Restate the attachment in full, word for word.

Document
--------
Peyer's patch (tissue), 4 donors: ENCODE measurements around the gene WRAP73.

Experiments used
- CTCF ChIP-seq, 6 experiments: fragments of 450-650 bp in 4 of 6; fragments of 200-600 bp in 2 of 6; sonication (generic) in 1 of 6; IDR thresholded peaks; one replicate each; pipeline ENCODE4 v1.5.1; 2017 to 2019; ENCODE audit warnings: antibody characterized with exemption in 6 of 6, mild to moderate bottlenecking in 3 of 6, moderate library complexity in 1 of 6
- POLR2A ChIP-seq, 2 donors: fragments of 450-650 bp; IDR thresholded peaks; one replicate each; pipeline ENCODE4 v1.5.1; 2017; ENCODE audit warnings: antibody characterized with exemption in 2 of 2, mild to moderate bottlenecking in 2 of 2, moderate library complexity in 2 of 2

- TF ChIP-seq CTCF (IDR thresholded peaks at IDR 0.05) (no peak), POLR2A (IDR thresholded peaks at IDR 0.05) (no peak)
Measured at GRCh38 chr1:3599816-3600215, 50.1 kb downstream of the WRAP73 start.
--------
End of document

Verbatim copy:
Peyer's patch (tissue), 4 donors: ENCODE measurements around the gene WRAP73.

Experiments used
- CTCF ChIP-seq, 6 experiments: fragments of 450-650 bp in 4 of 6; fragments of 200-600 bp in 2 of 6; sonication (generic) in 1 of 6; IDR thresholded peaks; one replicate each; pipeline ENCODE4 v1.5.1; 2017 to 2019; ENCODE audit warnings: antibody characterized with exemption in 6 of 6, mild to moderate bottlenecking in 3 of 6, moderate library complexity in 1 of 6
- POLR2A ChIP-seq, 2 donors: fragments of 450-650 bp; IDR thresholded peaks; one replicate each; pipeline ENCODE4 v1.5.1; 2017; ENCODE audit warnings: antibody characterized with exemption in 2 of 2, mild to moderate bottlenecking in 2 of 2, moderate library complexity in 2 of 2

- TF ChIP-seq CTCF (IDR thresholded peaks at IDR 0.05) (no peak), POLR2A (IDR thresholded peaks at IDR 0.05) (no peak)
Measured at GRCh38 chr1:3599816-3600215, 50.1 kb downstream of the WRAP73 start.